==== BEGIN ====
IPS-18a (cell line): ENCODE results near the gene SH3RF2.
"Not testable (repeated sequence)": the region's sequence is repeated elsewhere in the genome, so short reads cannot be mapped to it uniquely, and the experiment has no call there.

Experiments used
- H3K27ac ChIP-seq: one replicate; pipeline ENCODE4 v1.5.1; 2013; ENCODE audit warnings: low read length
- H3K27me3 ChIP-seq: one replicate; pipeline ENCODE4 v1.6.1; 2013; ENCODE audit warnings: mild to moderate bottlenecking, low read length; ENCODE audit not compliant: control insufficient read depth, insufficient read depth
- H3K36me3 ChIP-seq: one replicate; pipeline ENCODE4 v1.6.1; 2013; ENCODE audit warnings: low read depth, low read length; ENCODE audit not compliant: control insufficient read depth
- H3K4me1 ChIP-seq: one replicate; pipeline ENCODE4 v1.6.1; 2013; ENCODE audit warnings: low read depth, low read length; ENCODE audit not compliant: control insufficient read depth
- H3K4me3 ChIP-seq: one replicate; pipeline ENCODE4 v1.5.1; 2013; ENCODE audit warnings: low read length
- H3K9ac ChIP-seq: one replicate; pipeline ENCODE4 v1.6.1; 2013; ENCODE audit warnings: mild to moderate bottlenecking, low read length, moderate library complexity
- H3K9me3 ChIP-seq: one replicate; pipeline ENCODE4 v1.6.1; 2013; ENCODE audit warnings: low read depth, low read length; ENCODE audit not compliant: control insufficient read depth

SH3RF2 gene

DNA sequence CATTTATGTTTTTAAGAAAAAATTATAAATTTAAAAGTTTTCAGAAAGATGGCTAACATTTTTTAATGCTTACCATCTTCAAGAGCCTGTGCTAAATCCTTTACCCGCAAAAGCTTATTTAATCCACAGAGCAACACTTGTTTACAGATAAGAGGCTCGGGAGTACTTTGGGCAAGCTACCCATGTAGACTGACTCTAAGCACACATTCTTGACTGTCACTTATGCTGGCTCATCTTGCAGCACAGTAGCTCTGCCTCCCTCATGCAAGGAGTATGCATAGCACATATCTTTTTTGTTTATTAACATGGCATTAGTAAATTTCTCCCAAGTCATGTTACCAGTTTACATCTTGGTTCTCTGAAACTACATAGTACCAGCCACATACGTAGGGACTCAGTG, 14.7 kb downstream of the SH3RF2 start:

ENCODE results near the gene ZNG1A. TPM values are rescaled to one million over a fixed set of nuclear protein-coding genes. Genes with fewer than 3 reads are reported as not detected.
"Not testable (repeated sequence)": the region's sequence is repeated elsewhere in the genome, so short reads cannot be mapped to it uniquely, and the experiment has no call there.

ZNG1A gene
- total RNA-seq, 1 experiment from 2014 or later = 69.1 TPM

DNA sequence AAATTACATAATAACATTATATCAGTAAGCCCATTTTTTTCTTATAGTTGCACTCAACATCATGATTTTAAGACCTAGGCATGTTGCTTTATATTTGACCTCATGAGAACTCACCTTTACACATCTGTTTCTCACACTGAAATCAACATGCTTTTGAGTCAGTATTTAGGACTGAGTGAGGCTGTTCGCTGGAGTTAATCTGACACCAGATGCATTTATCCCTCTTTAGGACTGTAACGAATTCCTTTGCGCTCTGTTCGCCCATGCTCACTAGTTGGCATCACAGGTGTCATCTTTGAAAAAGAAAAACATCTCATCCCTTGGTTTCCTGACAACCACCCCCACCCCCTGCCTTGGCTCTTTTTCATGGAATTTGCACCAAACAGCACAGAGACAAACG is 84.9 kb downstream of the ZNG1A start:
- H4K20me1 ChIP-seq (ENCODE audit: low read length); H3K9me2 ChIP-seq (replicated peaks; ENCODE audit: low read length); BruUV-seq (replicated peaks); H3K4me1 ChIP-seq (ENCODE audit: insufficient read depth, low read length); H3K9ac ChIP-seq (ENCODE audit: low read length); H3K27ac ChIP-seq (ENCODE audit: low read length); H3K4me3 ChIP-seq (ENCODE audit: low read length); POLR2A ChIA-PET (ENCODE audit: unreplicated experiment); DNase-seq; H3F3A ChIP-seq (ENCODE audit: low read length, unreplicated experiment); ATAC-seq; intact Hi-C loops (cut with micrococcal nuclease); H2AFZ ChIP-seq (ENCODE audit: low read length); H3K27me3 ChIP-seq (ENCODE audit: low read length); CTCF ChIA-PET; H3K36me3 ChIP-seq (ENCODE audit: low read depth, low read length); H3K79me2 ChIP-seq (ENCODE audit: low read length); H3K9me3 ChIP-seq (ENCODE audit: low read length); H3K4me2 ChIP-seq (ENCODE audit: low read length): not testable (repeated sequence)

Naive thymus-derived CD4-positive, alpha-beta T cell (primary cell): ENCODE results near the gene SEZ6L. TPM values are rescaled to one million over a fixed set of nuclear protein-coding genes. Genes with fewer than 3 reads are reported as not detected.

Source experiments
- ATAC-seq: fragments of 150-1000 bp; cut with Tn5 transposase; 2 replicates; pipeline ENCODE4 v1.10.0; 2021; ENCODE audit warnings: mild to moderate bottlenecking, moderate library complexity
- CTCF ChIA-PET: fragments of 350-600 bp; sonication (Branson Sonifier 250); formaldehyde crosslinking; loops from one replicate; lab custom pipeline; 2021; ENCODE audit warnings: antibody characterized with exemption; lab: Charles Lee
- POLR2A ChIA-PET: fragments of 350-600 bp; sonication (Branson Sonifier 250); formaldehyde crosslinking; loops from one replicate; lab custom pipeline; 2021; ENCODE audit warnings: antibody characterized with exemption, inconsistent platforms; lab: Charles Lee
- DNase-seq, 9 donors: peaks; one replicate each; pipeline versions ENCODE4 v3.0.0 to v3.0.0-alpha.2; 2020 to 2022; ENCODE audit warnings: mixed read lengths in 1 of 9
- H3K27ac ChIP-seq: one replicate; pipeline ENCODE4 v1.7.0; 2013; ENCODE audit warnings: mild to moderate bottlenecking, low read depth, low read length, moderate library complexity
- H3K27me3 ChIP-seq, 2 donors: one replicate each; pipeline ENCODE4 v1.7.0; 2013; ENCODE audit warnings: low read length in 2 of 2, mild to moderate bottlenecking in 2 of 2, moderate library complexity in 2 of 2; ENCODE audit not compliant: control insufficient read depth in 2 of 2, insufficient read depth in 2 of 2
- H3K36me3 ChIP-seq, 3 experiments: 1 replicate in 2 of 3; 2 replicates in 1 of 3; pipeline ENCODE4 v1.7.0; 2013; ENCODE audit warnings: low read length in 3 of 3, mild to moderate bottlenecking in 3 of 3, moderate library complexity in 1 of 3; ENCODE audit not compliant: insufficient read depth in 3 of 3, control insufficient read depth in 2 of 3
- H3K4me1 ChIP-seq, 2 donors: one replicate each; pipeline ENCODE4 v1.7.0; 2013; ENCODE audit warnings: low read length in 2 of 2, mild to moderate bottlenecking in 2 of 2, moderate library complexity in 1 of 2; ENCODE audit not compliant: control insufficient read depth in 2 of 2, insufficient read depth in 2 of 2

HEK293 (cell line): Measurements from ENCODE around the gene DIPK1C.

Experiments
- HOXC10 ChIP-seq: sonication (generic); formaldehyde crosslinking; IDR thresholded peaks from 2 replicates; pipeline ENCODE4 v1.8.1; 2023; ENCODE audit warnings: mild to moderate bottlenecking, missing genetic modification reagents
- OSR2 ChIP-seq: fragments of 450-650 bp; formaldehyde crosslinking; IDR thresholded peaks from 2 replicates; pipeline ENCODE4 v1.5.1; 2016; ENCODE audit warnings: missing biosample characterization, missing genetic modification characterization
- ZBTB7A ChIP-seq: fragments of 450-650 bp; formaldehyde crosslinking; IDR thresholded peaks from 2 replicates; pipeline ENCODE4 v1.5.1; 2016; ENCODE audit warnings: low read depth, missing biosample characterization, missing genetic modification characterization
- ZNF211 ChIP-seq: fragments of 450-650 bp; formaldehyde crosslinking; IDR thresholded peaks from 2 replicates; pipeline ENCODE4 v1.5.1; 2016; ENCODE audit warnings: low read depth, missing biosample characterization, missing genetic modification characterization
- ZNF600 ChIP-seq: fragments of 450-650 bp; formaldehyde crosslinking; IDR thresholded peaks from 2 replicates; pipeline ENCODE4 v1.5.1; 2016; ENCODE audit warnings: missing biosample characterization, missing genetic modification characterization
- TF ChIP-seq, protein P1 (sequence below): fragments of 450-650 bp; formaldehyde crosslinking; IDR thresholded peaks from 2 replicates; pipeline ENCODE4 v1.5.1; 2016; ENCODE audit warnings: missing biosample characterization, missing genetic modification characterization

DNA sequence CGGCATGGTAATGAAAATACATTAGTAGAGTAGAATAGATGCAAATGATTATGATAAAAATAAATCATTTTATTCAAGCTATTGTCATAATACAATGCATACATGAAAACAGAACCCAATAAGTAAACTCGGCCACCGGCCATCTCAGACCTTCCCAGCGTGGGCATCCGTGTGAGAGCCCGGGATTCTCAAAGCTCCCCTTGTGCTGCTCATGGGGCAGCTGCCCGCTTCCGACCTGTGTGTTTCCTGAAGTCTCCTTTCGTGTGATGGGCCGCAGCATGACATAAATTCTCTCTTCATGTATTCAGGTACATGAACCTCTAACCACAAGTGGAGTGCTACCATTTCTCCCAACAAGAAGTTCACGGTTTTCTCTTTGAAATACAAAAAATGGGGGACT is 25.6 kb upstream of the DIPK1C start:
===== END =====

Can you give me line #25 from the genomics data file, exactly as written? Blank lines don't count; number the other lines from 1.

- H3K27ac ChIP-seq: one replicate; pipeline ENCODE4 v1.7.0; 2013; ENCODE audit warnings: mild to moderate bottlenecking, low read depth, low read length, moderate library complexity